Wednesday

May 25, 2005

The Man Next Door Is Teaching His Dog to Drive

by Cathryn Essinger

WEDNESDAY, 25 MAY, 2005
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Poem: "The Man Next Door Is Teaching His Dog to Drive" by Cathryn Essinger from My Dog Does Not Read Plato. © Main Street Rag Publishing Company. Reprinted with permission.

The Man Next Door Is Teaching His Dog to Drive

It all began when he came out one morning
and found the dog waiting for him behind the wheel.
He thought she looked pretty good sitting there,

so he started taking her into town with him
just so she could get a feel for the road.
They have made a few turns through the field,

him sitting beside her, his foot on the accelerator,
her muzzle on the wheel. Now they are practicing
going up and down the lane with him whispering

encouragement in her silky ear. She is a handsome
dog with long ears and a speckled muzzle and he
is a good teacher. Now my wife, Millie, he says,

she was always too timid on the road, but don't you
be afraid to let people know that you are there.

The dog seems to be thinking about this seriously.

Braking, however, is still a problem, but he is building
a mouthpiece which he hopes to attach to the steering
column, and when he upgrades to one of those new

Sports Utility Vehicles with the remote ignition device,
he will have solved the key and the lock problem.
Although he has not yet let her drive into town,

he thinks she will be ready sometime next month,
and when his eyes get bad and her hip dysplasia
gets worse, he thinks this will come in real handy.


Literary and Historical Notes:

It was on this day, in 1787, at the Independence Hall in Philadelphia, the Constitutional Convention got underway. Many people agreed that the Articles of Confederation under which the colonies organized after the revolution was not working. The colonies had remained relatively independent of each other, almost like separate countries, and the result was a sort of anarchy.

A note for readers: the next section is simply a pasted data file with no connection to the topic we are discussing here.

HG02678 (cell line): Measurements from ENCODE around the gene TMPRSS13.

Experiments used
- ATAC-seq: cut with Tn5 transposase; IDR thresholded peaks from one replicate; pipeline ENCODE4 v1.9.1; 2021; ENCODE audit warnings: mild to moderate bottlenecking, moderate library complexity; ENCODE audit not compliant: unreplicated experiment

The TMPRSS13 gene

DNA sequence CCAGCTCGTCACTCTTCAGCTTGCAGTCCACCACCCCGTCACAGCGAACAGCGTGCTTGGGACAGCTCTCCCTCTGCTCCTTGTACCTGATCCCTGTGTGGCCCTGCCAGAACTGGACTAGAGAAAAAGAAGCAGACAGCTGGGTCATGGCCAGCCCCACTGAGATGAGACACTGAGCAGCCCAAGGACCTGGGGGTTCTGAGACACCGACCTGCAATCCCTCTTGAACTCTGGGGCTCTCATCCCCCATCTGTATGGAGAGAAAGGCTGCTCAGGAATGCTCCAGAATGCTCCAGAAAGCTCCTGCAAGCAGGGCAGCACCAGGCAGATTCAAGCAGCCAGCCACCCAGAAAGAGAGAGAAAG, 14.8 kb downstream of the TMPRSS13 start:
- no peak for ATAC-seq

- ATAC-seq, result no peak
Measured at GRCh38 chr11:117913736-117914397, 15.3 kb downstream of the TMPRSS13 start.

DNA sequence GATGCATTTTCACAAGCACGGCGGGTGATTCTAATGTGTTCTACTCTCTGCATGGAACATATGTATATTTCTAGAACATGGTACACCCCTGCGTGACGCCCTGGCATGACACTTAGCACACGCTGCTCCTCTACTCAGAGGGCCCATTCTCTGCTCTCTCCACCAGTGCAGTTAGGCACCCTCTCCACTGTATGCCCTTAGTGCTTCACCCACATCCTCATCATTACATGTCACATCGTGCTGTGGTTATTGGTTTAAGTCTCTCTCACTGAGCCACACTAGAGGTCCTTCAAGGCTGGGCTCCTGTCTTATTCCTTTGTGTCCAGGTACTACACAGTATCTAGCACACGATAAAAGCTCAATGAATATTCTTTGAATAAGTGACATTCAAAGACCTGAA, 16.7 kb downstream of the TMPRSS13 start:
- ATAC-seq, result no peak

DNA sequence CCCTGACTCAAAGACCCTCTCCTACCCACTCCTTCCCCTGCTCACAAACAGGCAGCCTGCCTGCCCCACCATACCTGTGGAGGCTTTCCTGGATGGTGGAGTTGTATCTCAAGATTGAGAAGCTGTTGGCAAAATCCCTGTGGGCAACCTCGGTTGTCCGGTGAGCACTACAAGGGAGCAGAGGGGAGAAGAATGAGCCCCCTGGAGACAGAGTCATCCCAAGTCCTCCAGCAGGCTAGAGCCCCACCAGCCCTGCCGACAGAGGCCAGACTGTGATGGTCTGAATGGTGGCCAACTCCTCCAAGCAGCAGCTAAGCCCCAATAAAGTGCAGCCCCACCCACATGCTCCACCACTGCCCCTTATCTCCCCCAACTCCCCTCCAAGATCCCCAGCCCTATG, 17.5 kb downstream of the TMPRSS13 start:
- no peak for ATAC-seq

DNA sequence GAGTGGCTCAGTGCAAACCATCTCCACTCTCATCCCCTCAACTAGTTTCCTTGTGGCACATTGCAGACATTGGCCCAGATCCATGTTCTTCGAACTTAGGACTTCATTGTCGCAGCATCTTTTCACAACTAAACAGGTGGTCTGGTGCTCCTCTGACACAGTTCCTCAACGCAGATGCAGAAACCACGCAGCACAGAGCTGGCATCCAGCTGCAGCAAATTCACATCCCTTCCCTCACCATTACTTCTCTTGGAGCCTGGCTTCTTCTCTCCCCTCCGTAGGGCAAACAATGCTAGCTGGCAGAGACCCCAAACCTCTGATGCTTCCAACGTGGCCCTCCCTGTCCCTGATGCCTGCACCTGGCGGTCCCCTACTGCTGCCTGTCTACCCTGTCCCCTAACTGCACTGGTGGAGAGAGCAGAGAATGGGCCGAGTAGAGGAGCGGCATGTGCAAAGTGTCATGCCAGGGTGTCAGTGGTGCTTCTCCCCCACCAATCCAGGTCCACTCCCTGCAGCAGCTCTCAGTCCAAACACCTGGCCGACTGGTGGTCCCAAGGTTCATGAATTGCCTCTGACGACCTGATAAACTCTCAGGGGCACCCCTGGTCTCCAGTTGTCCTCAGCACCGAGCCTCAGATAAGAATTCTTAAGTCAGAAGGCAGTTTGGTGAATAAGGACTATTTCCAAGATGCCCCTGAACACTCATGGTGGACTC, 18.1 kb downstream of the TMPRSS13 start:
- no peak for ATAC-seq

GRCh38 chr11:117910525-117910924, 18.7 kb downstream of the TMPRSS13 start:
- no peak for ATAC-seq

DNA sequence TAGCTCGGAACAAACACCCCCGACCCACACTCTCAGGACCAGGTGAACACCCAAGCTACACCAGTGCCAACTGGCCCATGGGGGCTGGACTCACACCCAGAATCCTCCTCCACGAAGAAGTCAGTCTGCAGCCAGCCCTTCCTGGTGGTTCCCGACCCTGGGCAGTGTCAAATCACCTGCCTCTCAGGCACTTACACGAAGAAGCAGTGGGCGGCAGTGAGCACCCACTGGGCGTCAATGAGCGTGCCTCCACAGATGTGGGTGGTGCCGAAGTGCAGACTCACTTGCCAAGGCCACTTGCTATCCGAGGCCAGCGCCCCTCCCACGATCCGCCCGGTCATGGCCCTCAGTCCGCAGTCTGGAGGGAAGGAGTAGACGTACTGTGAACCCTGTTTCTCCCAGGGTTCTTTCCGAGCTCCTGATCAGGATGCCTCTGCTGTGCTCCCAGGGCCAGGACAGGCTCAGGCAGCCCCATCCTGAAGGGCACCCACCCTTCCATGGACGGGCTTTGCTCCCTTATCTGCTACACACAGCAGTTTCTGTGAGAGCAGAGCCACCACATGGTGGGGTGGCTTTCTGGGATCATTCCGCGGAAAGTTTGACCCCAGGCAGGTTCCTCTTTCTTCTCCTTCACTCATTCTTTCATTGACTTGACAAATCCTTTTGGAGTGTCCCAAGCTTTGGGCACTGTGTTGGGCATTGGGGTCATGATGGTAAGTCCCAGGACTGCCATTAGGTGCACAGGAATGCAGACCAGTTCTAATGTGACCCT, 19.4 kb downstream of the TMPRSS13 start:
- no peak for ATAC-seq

So the Congress agreed that a stronger central government was necessary to keep the country from falling apart. Thomas Jefferson was not there. He was in Paris. John Adams was in England. Patrick Henry refused to come. He was suspicious that a stronger form of central government would lead to tyranny.

The convention decided to scrap the Articles of Confederation and start over, and so they decided to work in secret. The windows were nailed shut, guards were posted, not a word was leaked to the press. 55 delegates were there of 74 who had been invited to come. Most of them were young; only four of them over 60, five of them still in their 20s. Rhode Island didn't send anybody. They didn't approve of the whole thing.

George Washington would have preferred to stay home, but he presided over the convention. Other delegates had persuaded him that his prestige was necessary to guarantee success. He rarely spoke during the debates, but his presence alone affected what people said. Many of the delegates later said that they had been reluctant to give the office of the president much power for fear of creating a king, but when they saw Washington up front and imagined that he would soon hold that position, they felt better about granting the head of state more power.

It took some persuading to get the constitution adopted, but today ours is the oldest written national Constitution in the world. It's also one of the shortest, at only 7,591 words.


It's the birthday of Ralph Waldo Emerson, born in Boston on this day in 1803.


It's the birthday of short story writer Raymond Carver, born in Clatskanie, Oregon (1938).

It's the birthday of the poet Theodore Roethke, born in Saginaw, Michigan (1908).


Be well, do good work, and keep in touch.®

 









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